I awoke after the acid attack locked down and motionless in a hospital bed, an oxygen mask attached my face. I had been sedated due to the severe pain throughout my body. I was on the verge of death.
OAXACA, Mexico ꟷ In September 2019, my ex-partner attacked me with sulfuric acid in an attempted femicide [the intentional murder of a woman for being female]. Third-degree burns damaged 85 percent of my body.
Since that horrific event, I began playing music as a tool to demand justice and fight violence against women in Mexico. The most precious thing in my life is my freedom, and music makes me feel free.
I awoke after the acid attack locked down and motionless in a hospital bed, an oxygen mask attached my face. I had been sedated due to the severe pain throughout my body.
Terror is the best word to describe seeing your body’s skin burnt and rotting, with so much damage you can distinguish the nervous tissue. I was on the verge of death.
This wasn’t the first time I experienced patriarchal machismo in Mexico. From the age of eight, I began my journey with music, playing an instrument in my town’s orchestra. In our rural community, the municipal band is a source of pride, playing an important social role.
Being the youngest girl there and the most diligent, the men became irritated and annoyed. I could not look better then them, so they kicked me out of the band, forcing me to leave music behind for a few years.
Later, as a college student studying communication sciences in the state of Puebla, I resumed and began to formally study music. Once again, harassment came. Male teachers gave high grades to women who agreed to their “requests.”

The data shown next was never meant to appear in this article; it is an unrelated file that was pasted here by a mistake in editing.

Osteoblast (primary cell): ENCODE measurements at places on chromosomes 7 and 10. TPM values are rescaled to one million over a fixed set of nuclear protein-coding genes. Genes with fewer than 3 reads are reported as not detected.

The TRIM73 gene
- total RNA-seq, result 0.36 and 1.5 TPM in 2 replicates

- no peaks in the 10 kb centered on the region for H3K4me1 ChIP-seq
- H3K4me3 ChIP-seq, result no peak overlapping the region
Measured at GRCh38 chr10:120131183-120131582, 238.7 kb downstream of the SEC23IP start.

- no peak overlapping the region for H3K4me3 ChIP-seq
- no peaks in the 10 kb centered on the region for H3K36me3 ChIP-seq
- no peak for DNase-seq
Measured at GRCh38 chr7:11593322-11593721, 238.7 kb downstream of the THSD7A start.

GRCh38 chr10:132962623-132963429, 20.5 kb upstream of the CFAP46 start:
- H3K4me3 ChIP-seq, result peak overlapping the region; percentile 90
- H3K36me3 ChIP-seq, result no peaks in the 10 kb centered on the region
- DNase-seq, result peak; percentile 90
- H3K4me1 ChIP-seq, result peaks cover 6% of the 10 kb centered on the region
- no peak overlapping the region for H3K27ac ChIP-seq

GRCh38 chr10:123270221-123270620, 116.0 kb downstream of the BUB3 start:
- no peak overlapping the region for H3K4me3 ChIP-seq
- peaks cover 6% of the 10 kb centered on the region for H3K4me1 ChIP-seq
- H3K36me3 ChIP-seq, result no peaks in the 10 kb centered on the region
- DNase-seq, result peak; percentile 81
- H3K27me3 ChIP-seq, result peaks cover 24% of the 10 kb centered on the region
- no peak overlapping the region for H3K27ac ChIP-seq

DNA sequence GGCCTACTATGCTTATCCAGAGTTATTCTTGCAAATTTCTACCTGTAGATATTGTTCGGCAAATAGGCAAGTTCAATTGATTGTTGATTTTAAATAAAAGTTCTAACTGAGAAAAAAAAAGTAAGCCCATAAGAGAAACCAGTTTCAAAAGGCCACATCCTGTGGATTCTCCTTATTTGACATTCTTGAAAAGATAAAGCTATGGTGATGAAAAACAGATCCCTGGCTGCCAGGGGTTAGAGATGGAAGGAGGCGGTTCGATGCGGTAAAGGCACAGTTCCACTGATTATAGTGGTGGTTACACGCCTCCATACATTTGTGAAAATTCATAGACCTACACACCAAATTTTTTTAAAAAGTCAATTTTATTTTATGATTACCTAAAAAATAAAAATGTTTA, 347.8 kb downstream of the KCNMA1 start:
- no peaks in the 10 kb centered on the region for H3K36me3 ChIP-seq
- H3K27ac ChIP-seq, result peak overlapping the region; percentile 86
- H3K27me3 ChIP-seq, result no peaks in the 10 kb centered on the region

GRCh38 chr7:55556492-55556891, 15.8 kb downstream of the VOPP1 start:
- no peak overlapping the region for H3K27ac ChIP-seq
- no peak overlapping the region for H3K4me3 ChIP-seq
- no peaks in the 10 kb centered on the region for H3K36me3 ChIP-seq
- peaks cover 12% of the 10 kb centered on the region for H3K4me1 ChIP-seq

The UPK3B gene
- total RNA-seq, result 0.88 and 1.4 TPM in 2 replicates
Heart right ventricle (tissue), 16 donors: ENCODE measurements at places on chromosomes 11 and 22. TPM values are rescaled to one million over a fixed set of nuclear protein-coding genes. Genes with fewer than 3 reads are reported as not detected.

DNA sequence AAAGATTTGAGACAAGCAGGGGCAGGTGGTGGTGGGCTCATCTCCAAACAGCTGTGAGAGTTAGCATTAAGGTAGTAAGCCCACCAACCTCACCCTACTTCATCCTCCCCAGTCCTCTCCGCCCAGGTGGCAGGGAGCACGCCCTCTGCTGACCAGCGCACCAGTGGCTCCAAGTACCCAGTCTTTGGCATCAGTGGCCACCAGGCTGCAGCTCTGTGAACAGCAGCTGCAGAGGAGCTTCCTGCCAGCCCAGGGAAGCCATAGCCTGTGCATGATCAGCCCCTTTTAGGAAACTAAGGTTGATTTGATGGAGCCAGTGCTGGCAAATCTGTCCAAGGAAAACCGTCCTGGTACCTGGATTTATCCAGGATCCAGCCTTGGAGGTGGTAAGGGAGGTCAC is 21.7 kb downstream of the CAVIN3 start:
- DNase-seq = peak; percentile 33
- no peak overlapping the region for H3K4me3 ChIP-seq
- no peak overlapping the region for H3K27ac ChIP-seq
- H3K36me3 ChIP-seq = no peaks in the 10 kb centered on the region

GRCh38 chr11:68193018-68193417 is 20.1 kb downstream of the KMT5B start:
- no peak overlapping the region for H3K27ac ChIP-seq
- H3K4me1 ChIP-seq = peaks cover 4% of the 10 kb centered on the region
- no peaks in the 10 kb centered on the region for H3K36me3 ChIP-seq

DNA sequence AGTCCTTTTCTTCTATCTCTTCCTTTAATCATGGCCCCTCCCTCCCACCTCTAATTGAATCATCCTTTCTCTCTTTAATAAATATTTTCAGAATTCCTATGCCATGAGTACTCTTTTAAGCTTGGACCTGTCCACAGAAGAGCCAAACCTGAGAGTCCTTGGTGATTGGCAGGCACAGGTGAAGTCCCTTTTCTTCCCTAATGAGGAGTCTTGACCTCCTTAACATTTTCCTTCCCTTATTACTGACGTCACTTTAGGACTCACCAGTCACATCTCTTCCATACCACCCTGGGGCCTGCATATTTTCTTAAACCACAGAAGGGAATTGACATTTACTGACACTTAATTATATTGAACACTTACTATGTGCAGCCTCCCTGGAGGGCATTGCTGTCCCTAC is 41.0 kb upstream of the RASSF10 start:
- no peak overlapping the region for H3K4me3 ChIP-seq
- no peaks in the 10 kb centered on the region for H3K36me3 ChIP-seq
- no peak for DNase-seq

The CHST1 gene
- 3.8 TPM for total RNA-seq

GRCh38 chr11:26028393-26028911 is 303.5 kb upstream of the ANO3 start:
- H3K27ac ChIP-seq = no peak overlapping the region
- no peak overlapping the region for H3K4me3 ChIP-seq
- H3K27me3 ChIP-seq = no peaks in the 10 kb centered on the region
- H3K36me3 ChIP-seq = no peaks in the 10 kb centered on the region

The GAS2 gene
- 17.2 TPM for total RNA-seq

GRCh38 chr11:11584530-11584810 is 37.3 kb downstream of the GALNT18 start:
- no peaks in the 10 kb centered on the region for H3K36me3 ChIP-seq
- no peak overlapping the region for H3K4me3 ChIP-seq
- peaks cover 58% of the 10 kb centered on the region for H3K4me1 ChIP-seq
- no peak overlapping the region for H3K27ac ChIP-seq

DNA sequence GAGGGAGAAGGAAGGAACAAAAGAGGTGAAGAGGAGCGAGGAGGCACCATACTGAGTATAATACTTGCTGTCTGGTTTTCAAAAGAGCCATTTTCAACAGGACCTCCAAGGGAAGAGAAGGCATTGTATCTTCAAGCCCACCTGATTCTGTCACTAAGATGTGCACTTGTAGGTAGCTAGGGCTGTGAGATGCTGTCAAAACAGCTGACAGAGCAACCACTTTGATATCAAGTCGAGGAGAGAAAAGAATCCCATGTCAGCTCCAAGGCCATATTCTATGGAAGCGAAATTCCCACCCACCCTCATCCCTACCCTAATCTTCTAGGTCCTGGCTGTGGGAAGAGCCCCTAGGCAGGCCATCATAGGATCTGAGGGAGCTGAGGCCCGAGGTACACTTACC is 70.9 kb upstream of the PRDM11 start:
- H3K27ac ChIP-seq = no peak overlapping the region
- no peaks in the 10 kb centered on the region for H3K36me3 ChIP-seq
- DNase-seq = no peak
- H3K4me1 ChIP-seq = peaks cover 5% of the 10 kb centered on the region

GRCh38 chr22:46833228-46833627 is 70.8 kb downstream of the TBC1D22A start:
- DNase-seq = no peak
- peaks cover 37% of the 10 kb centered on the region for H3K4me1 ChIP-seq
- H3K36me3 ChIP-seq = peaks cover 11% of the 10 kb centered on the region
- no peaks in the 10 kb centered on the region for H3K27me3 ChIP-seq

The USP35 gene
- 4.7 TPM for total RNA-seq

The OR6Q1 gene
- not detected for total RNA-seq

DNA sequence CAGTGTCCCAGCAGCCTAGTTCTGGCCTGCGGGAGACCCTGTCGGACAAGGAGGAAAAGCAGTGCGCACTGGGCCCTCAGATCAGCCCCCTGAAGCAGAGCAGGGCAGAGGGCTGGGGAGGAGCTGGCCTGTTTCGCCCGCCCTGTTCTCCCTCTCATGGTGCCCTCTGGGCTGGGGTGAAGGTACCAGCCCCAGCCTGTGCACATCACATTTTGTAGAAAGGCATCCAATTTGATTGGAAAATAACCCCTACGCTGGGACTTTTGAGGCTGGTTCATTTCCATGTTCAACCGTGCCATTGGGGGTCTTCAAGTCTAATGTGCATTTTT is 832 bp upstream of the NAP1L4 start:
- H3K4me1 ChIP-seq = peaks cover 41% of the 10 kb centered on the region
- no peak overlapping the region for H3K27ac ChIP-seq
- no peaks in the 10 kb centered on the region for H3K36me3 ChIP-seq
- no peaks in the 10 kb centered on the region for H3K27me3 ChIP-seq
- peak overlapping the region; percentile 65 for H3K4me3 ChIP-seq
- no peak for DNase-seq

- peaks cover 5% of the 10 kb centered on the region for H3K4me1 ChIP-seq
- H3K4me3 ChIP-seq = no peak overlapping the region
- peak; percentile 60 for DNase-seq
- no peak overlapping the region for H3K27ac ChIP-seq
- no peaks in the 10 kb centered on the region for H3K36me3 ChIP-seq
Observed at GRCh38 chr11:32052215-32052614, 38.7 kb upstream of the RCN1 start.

Music brought suffering and in the hospital bed all these years later, I cursed my parents for taking me to that municipal band as a young girl and starting me on this path. I believed music nearly killed me.
The attempted femicide left me with scars everywhere. The lengthy and numerous treatments proved painful and frustrating. Recovery moved slowly, and at some stage, became exasperating. Before the attack, I was a very active woman who enjoyed traveling, playing, and teaching music. After the acid attack, when I thought about music, I believed I would no longer be able to play.
I doubted my life had any meaning and thought little about ever playing music again. I did not know music would be the very thing that rescued me.
After leaving the hospital, the guitarist Pato Montes from the group Maldita Vecindad contacted me to see how I was doing and offer support. Bewildered and upset by what happened to me, they urged me to keep playing. They suggested music could help me overcome the experience.
I did not feel like moving forward at that time. With my body covered in scars, I thought I would never play in public or in front of people ever again.
At the peak of the COVID-19 Pandemic, I took an unexpected step forward. I agreed to collaborate remotely on a very careful video of the song Chacahua where my face would not appear.